Keep in mind that since Apple TV is 1080p, your desktop computer resolution should be set accordingly, with nothing greater than 1080 pixels in height. Specifically, 1080 resolution is 1920 x 1080. Some computers can set the resolution to 1080p, which is the ideal setting. Resolution options for computers depend on the attached monitor. The closest I can get on my Mac is 1600 x 1000.
Why Not Use Apple Music?
Apple Music is a native, first-party app included with tvOS on the new Apple TV 4. It is fully integrated with Siri. With all that it has going for it, why would anyone beam Spotify to Apple TV using AirPlay?
I tried Apple Music for three months, taking advantage of the free trial offer. I found the service to be horribly buggy. I’m not the only one. There were numerous complaints about missing music, songs that couldn’t be added to playlists and its complete failure to operate on the iPad 2. Some of these issues were eventually remedied, but the worst problem, audio dropouts, continued until the end of my trial. When playing music, there would often be 30 second segments of dead air. This happened whether I downloaded the music or streamed it. It happened all too often and had me leaving Apple Music. Instead, I opted for a premium Spotify music subscription.
Beyond being reliable, Spotify’s premium service boasts better audio quality. At 320 kbps (vs. 256 kbps for Apple Music), it’s virtually indistinguishable from a CD. Spotify works on more devices than Apple Music, even Apple devices. I can use Spotify on my old iPhone 4. Apple Music requires a device capable of running iOS 8. Although my iPad 2 could run iOS 8, Apple Music was barely usable on this device. Spotify offers a web-based player capable of running on virtually any operating system. They make desktop software for Mac OS X and Windows. Most importantly, Spotify is rock solid and reliable. I don’t have disappearing music or 30 second audio dropouts.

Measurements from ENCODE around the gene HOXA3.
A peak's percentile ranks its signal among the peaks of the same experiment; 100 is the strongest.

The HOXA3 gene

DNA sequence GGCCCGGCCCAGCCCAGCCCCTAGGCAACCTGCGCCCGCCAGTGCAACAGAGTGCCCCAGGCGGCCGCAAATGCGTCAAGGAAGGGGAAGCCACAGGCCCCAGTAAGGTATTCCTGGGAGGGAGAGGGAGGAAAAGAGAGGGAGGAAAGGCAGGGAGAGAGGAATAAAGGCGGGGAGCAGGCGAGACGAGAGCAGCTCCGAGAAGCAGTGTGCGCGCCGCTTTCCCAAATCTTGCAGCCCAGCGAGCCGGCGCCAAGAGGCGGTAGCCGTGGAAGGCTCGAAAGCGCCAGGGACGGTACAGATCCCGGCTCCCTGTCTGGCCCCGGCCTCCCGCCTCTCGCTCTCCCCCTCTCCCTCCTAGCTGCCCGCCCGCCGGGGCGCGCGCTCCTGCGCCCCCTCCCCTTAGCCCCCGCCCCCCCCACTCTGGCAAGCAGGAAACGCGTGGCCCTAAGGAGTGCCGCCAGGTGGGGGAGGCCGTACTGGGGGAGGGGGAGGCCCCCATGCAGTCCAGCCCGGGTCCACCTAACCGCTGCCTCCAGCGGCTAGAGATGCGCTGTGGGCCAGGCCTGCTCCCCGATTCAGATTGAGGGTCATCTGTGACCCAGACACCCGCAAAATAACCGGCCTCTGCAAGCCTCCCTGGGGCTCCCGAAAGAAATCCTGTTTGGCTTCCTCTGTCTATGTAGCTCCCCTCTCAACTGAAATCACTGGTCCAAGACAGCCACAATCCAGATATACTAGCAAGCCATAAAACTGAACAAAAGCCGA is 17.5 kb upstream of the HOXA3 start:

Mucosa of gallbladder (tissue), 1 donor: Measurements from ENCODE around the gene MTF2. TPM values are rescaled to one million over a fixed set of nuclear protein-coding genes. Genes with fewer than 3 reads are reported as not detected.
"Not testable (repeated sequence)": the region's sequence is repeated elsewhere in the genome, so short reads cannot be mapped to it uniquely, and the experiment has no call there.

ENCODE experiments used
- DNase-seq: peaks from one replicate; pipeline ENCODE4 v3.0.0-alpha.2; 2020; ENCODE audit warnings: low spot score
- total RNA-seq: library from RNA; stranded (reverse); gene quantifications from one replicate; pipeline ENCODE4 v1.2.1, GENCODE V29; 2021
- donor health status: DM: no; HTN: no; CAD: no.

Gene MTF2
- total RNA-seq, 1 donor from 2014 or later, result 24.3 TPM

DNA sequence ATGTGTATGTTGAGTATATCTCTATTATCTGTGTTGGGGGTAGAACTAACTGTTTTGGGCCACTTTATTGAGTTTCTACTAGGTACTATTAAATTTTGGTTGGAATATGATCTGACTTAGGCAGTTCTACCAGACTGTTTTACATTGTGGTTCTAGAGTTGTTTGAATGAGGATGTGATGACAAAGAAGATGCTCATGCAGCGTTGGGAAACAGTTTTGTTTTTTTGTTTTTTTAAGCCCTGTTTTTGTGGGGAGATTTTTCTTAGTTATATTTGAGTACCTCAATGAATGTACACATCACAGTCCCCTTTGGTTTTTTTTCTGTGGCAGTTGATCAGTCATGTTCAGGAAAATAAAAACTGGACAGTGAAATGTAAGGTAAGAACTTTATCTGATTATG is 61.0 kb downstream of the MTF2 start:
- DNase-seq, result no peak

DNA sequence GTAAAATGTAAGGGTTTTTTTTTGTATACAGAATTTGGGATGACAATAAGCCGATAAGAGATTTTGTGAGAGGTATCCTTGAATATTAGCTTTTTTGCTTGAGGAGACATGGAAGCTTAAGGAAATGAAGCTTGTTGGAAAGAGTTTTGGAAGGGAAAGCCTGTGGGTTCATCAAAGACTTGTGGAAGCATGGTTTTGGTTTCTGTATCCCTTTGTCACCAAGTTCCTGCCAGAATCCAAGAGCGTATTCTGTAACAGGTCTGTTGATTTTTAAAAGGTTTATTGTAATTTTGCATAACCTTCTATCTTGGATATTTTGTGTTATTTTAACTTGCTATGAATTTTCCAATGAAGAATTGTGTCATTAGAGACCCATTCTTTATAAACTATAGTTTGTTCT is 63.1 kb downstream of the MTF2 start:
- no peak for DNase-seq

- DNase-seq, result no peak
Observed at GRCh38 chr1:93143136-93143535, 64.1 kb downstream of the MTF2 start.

I also think that Apple should not be rewarded for copying Spotify. They blatantly ripped off the concept, workflow and user interface of Spotify, all while touting some moral superiority. Jimmy Iovine contends that Apple is once again rescuing the music industry.
Both Spotify and Apple are accused of poor compensation for artists. If you subscribe to the premium Spotify service and listen to your favorite artists regularly, they will be compensated. I listen to music I own on CD and iTunes on Spotify, because the rights holders will get some compensation. I also find it much more convenient.
I am not thrilled about the paltry payouts for artists, but it has been proven that Spotify doesn’t make a difference in terms of overall payouts for artists. This is because people who would normally resort to piracy have the option to use Spotify’s free service, which at least gives the rights holders’ some revenues. If music streaming services were harming the industry’s bottom line, the rights holders wouldn’t allow their music to be streamed. Music streaming services have enormous collections of music precisely because the rights holders have allowed this.
Music streaming services are here to stay. They are getting more content every day. A few months ago, all of the streaming services obtained the entire Beatles catalog. The momentum is clear. Music streaming services are the way most music fans will enjoy music for years to come. Right now, Spotify is the best option, even for people vested in the Apple ecosystem. I own an Apple TV 4, yet still feel that Spotify is better, even though it lacks a tvOS app. For more information on the two music streaming services, check out “Apple Music vs. Spotify”.